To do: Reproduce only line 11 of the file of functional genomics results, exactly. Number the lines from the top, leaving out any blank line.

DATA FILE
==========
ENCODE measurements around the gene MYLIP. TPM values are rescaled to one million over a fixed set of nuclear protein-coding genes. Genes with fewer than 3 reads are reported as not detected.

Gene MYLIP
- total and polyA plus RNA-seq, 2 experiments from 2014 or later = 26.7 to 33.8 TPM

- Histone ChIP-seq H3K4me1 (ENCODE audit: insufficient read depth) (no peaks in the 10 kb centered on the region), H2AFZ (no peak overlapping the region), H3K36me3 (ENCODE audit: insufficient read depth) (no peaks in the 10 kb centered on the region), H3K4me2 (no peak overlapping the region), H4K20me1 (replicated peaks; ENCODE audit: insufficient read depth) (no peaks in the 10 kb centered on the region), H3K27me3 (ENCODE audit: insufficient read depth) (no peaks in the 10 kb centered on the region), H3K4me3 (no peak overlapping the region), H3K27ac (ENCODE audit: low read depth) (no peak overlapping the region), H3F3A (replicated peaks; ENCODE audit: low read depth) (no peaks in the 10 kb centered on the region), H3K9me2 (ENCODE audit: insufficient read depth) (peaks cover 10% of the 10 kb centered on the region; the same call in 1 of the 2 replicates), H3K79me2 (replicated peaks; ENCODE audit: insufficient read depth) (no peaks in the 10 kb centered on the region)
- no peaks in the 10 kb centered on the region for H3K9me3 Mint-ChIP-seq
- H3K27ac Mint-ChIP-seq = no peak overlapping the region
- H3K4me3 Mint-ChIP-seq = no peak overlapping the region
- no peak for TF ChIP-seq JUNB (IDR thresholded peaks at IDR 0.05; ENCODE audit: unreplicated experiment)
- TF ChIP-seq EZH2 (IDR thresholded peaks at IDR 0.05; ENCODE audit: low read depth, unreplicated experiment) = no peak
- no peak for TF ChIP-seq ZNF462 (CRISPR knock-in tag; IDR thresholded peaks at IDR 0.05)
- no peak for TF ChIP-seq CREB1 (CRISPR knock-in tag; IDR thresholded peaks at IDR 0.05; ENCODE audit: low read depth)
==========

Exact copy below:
- no peak for TF ChIP-seq CREB1 (CRISPR knock-in tag; IDR thresholded peaks at IDR 0.05; ENCODE audit: low read depth)